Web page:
The Road: A Story of Romans and Ways to the Past
A TIMES BOOK OF THE YEAR
‘An absolute joy to read and an early contender for every list of History Books of the Year’ Sunday Telegraph
‘On nearly every page a random passage takes one’s breath away’ The Times
Have you ever heard the march of legions on a lonely country road?
For two thousand years, the roads the Romans built have determined the flow of ideas and folktales, where battles were fought and where pilgrims trod. Almost everyone in Britain lives close to a Roman road, if only we knew where to look.
In the beginning was Watling Street, the first road scored on the land when the invading Romans arrived on a cold and alien Kentish shore in 43 CE. Campaign roads rolled out to all points of the compass, forcing their way inland and as the Britons fell back, the roads pursued them relentlessly, carrying troops, supplies and military despatches. In the years of fighting that followed, as the legions pushed onwards across what is now England, into Wales and north into Scotland in search of booty, mineral wealth, land and tribute, they left behind a vast road network, linking marching camps and forts, changing the landscape, etching the story of the Roman advance into the face of the land, channelling our lives today.
Christopher Hadley, acclaimed author of Hollow Places, takes us on a lyrical journey into this past, retracing and searching for an elusive Roman road that sprang from one of the busiest road hubs in Roman Britain. His passage is not always easy. Time and nature have erased many clues; bridges rotted and whole woods grew across the route. Carters found an easier ford downstream, and people broke up its milestones to mend new paths. Year after year the heavy clay swallowed whole lengths of it; the once mighty road became a bridleway, an overgrown hollow-way, a parched mark in the soil.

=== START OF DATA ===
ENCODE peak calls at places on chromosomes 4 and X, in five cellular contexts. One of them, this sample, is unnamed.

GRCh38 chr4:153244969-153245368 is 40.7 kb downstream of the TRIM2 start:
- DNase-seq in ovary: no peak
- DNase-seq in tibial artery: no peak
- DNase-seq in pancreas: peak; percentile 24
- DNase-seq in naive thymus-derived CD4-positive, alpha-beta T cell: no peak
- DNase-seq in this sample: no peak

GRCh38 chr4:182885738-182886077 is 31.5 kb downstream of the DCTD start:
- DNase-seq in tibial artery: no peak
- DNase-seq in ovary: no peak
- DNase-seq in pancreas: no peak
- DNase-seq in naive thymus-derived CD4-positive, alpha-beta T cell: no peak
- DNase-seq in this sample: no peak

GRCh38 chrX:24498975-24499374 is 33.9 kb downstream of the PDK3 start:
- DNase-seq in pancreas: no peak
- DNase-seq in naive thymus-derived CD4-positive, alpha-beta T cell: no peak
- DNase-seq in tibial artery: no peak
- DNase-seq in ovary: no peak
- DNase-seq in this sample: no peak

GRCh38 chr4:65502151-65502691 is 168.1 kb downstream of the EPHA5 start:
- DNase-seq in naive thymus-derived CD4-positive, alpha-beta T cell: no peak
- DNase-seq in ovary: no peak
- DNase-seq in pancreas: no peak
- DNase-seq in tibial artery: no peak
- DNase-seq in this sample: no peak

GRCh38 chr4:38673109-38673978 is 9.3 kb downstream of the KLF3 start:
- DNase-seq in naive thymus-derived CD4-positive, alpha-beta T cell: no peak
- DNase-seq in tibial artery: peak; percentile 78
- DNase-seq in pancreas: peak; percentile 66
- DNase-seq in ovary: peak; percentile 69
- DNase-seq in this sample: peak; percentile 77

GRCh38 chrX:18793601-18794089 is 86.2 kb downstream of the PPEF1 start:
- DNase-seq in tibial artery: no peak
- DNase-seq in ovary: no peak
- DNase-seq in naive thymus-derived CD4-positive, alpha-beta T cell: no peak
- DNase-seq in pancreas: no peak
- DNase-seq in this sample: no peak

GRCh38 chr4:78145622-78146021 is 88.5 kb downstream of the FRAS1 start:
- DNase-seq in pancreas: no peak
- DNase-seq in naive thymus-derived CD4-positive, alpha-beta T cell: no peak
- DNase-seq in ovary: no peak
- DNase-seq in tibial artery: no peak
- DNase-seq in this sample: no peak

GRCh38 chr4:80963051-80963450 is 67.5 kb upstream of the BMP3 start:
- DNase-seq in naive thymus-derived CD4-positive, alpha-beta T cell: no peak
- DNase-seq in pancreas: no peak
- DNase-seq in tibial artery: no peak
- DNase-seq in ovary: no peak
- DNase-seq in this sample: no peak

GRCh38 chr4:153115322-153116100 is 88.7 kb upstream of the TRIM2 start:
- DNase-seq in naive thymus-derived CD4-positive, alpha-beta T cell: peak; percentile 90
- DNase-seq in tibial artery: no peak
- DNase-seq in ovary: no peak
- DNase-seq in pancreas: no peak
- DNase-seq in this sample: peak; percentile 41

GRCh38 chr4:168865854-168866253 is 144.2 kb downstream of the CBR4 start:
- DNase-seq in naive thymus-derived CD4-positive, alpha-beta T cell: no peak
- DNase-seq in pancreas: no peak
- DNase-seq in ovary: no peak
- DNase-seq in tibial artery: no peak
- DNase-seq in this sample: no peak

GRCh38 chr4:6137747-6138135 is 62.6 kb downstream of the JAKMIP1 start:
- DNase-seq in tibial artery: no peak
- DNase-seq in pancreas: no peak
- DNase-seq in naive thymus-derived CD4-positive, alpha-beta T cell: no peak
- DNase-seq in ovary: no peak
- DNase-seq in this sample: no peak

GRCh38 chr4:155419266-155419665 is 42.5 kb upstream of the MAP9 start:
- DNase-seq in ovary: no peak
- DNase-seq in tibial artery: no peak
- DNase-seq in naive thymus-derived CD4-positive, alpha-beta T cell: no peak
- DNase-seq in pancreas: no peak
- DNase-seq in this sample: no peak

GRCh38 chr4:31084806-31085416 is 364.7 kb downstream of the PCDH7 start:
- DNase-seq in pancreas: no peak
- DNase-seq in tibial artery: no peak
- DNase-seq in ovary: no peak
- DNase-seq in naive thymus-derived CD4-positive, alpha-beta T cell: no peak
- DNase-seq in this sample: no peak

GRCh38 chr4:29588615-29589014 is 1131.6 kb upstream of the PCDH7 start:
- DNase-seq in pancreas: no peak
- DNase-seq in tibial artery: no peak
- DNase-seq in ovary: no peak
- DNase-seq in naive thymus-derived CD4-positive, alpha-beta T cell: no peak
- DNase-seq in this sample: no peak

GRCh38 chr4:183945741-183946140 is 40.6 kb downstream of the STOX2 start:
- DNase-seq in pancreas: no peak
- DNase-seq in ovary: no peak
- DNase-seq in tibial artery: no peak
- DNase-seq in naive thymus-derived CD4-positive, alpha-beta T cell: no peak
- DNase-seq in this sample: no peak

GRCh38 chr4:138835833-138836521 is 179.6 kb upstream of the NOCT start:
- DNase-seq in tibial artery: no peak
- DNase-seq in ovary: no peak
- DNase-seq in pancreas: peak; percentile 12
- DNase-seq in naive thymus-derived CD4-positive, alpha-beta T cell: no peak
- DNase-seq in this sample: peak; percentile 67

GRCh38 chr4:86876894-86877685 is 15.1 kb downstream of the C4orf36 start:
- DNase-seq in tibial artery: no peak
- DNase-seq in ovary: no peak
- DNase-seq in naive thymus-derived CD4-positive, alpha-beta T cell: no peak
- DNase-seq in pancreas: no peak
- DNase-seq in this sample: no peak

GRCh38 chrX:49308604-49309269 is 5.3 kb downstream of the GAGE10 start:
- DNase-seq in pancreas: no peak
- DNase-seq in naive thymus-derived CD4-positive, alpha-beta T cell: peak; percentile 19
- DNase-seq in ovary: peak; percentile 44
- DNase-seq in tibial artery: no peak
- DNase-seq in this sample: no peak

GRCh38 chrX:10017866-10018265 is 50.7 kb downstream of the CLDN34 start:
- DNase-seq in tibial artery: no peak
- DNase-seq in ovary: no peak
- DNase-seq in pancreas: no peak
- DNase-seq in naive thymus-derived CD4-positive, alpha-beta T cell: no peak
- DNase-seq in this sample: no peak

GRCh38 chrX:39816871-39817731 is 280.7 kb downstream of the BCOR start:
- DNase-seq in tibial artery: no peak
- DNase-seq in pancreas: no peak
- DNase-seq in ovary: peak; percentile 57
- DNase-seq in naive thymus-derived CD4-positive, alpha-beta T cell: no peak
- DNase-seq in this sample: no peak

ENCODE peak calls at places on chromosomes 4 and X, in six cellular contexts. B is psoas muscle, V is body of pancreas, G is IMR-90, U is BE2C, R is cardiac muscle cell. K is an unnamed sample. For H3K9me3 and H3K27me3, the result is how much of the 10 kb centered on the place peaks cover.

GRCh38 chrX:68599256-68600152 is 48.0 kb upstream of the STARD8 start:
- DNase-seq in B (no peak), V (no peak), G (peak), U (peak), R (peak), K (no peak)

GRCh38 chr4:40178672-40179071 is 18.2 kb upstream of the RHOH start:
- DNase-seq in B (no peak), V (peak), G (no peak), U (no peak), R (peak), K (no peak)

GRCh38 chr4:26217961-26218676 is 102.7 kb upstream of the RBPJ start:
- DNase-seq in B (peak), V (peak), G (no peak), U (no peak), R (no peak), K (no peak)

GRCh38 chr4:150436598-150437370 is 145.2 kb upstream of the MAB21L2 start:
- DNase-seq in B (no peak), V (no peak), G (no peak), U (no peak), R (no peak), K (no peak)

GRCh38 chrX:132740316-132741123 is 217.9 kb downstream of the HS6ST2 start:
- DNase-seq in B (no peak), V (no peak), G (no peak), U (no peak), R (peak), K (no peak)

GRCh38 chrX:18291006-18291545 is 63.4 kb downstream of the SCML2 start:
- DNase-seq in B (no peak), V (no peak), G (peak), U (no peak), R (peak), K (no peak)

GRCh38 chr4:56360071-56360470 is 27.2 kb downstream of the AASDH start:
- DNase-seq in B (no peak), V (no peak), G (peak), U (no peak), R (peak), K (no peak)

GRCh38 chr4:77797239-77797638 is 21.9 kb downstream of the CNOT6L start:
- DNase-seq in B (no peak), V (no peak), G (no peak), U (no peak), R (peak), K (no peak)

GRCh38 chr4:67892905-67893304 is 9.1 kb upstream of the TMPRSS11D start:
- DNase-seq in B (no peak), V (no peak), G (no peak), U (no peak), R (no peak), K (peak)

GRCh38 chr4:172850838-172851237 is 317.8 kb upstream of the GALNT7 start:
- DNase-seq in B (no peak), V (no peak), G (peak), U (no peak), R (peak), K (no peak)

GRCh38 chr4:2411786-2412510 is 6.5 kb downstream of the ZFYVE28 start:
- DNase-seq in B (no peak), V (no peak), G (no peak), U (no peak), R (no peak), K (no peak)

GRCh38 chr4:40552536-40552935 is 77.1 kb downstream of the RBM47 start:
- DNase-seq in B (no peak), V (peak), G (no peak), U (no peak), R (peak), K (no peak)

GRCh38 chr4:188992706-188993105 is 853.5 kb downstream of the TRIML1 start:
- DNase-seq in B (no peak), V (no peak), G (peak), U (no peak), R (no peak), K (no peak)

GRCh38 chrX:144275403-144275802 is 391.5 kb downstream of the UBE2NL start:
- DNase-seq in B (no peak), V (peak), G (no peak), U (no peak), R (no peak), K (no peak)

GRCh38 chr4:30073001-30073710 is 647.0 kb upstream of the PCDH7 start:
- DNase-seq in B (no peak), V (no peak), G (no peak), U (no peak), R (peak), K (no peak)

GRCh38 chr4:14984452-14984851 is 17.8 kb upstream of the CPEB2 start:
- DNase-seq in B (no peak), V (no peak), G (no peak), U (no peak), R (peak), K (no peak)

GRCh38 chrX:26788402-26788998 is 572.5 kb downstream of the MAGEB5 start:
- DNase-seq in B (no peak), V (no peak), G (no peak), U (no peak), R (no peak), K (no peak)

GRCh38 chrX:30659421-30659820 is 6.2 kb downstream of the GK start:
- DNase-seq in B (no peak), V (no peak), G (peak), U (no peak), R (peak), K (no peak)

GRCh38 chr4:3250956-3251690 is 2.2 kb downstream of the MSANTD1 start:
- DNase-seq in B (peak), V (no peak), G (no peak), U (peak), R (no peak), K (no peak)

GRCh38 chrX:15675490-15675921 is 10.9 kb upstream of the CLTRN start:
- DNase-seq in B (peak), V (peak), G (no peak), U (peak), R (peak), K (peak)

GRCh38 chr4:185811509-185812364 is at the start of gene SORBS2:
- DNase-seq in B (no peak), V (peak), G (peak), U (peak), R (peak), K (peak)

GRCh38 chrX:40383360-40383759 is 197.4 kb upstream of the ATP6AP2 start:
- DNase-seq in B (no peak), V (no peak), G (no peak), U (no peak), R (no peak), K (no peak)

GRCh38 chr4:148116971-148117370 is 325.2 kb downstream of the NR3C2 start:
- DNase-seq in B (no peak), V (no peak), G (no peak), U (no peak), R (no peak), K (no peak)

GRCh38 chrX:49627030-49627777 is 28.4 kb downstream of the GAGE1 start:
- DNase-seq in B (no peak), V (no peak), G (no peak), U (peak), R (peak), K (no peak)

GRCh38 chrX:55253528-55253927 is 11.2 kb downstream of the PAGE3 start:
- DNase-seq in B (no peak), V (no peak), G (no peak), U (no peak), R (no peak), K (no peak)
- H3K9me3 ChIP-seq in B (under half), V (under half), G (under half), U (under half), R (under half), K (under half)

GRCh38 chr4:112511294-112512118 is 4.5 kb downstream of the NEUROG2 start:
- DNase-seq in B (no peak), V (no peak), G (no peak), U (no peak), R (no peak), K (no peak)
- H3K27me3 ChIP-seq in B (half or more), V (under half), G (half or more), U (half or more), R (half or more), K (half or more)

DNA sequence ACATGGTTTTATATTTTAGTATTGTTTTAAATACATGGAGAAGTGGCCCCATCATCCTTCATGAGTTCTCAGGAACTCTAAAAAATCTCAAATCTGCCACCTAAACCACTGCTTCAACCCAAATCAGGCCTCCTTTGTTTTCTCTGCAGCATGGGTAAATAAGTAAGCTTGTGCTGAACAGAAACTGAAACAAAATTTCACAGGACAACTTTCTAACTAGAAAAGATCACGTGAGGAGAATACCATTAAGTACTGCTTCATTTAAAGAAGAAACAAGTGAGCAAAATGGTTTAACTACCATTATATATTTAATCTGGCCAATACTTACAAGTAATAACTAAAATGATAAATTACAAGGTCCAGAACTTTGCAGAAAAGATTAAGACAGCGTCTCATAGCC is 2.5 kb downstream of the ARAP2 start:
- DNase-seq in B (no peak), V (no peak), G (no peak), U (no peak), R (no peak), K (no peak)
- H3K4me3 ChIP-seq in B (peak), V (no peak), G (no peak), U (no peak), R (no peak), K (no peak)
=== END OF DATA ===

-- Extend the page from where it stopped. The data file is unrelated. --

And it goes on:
Hadley leads us on a hunt to discover, in Hilaire Belloc’s phrase, ‘all that has arisen along the way’. Gathering traces of archaeology, history and landscape from poems, church walls, hag stones and cropmarks, oxlips, killing places, hauntings and immortals, and things buried too deep for archaeology, The Road is a mesmerising journey into two thousand years of history only now giving up its secrets.
A TIMES BOOK OF THE YEAR -
”'There’s something beguilingly mysterious about these ancient roads . . . When searching for his road, Hadley makes full use of his senses. . . the breadth of his knowledge . . . the beauty of his prose. This book deserves to be read at least twice, first to appreciate what it reveals and then to luxuriate in its effervescent voice. On nearly every page a random passage takes one’s breath away” - The Times, Gerard DeGroot
”'Magnificent . . . exciting . . . This is no dry and prosaic history, but a work of imagination and a deeply literary book… wonderful prose . . . striking images and lapidary sentences… enthralling. It’s an absolute joy to read and an early contender for every list of History Books of the Year” - Sunday Telegraph, Harry Sidebottom
”'In this magnificent book. . . Hadley takes us down a different way, looking through a gentler window on that road's long lost days. He reveals The Road's own intimate knowledge of the land it knew and the folk it's known, turning the tables on what we think we're reading; because The Road is not really about it, it's about us” - Mythical Britain, Michael Smith author of King Arthur's Death
”'Loving The Road, [it’s] about a Roman road but also a rumination on the past and our relationship with it. [An] excellent companion piece to his previous book about a dragon slayer’s tomb. The pair offer a whole new and very exciting model for how to do local history. Highly recommend” - Dr Kelcey Wilson-Lee author of Daughters of Chivalry
”'Ingeniously constructed…scholarly…wears its learning lightly… is engagingly written…and always a pleasure to read” - Country Life
‘The book offers a wealth of historical knowledge in a fashion which is entertaining and readable… combines scholarly depth with wonderfully lyrical depictions of the English landscape’Literary Review -